Ancient Greek literature is usually divided into three periods: the Ionic period or more properly Hellenic or Archaic (from the origins to about 500 BC); the Attic period (from about 500 to 323 BC), corresponding to the maximum flourishing of the city of Athens; the Hellenistic period (from 323 BC, date of the death of Alexander the Great, to 529 AD, date of the closure of the University of Athens), divided in turn into two periods: the Alexandrian (up to the Roman conquest) and the Roman. The border with subsequent Byzantine literature is very uncertain, in which Greek literature is transformed without solution of continuity.
Archaic period (up to 500 BC)
Greek literature, at the state of our knowledge, presents us with a succession of complex or perfect works whose immediate precedents we ignore; this gave birth to the romantic myth of an absolute and almost miraculous originality of Greek literature.
Without examining the unfolding of the Homeric question, it is enough to remember that it could have arisen due to the absolute lack of historical information about the figure of Homer, due to the diversity of political, social and moral content between the two great poems that tradition attributes to it, due to the contradictions that are found within each of the two poems. It is agreed that the Iliad and the Odyssey were formed in the form known to us at the beginning of the so-called Hellenic Middle Ages (end of the 8th century-beginning of the 7th; the Iliad before the Odyssey); and that this happened through the work of two brilliant poets, who drew on songs formed previously in a long tradition of aedi and rhapsodes. This tradition would have had its first phase in Aeolian territory with more lyrical forms, and would then develop into wider and narrative forms with the Ionians. In the two poems attributed to Homer there are already some fundamental characters of Greek literature, including the art of transferring the story into a lyrical and dramatic climate of high emotional value. Common to the two poems is also the art of cutting the story by introducing the reader into medias res and choosing from the vast mythical material.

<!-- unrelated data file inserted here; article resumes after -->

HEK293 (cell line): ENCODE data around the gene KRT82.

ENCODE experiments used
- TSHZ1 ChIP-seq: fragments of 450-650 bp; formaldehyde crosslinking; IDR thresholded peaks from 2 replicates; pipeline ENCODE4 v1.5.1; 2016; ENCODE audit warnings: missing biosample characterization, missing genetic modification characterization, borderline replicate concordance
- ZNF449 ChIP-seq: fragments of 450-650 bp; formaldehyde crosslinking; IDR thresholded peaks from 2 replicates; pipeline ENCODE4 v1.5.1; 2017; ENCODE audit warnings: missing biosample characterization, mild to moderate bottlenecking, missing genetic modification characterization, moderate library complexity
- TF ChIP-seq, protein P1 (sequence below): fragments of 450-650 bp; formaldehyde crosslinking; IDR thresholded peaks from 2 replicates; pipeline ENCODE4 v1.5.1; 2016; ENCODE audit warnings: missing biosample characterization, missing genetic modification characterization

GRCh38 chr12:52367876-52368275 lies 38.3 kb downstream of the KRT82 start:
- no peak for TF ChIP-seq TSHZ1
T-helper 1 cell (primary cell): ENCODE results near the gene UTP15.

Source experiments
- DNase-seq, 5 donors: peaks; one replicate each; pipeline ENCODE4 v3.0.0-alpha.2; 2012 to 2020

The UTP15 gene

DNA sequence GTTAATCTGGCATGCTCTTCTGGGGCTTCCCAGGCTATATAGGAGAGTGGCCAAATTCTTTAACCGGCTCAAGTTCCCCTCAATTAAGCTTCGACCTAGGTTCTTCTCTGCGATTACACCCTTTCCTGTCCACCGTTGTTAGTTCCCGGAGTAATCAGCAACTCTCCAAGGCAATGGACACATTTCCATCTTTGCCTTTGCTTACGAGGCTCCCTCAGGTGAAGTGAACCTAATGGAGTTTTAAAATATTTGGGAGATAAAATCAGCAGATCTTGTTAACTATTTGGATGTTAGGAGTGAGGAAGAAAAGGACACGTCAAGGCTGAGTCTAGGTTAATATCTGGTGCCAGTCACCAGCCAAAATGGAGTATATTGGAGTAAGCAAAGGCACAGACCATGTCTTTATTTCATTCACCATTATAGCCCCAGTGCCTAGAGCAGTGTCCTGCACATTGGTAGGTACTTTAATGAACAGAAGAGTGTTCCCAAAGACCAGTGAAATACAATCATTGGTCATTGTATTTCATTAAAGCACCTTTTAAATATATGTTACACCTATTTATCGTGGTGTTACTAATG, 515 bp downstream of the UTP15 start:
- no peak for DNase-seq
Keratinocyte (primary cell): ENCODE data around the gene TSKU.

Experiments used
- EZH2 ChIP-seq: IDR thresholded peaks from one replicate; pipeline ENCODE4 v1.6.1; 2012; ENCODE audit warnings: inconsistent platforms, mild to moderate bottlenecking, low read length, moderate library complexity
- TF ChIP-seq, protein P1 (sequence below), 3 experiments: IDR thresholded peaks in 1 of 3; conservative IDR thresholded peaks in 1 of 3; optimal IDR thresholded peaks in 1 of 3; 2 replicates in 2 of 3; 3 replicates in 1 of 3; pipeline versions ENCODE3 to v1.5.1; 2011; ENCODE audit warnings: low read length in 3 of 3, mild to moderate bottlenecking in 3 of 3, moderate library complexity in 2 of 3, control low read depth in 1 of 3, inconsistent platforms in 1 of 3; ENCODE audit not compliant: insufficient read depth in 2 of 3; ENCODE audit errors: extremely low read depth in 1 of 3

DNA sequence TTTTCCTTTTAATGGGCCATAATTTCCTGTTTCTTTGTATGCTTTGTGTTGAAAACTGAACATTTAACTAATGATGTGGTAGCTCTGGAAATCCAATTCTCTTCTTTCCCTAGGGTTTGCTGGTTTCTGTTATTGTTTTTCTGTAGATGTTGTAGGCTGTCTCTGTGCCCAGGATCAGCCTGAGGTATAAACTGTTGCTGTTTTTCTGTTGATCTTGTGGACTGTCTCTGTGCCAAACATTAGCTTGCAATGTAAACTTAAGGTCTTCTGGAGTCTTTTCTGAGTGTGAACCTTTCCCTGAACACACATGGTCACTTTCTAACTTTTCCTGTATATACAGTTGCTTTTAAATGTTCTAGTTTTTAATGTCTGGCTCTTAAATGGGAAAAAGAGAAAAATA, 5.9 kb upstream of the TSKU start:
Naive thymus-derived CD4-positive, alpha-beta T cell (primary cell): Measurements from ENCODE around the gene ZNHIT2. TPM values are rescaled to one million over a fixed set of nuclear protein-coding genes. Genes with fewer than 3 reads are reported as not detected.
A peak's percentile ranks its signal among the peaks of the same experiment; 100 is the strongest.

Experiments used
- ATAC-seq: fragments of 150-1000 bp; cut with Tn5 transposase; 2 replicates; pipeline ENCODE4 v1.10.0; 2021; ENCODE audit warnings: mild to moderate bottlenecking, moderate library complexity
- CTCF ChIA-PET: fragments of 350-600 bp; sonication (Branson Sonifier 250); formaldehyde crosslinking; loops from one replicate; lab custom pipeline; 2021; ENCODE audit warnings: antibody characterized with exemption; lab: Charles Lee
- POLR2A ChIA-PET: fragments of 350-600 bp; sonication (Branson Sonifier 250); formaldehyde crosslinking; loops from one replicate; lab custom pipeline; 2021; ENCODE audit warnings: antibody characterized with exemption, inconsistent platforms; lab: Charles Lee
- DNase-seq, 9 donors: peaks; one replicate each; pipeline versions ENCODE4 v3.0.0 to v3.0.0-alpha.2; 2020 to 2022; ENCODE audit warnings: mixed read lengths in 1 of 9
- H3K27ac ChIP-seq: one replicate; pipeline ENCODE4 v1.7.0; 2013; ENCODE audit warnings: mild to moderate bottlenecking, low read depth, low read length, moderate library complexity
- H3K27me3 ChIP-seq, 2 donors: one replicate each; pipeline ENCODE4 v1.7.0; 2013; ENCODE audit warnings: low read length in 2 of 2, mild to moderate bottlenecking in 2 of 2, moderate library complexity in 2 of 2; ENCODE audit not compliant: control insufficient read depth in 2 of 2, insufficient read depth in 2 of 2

Other episodes, treated by the aedi prior to Homer, converged instead in the large flowering of the ‘ epic cycle ‘ – aimed at an orderly and complete narration – of which nothing remains, but we know that it constituted a kind of vast repertoire of legends to which they resorted the later poets, especially the tragic ones.
In Theogony, Hesiod (end of the 8th century) gives a doctrinal arrangement to the vast theological and mythical material which has been constituted over many years of ‘mythopea’. The epos moves from the colonies of Asia Minor to the motherland, abandons the heroic and the fantastic to obey practical demands and assume meditative attitudes. This is evident above all in the Works, in which the poet describes and exalts the hard work of man, in a rough, hostile countryside.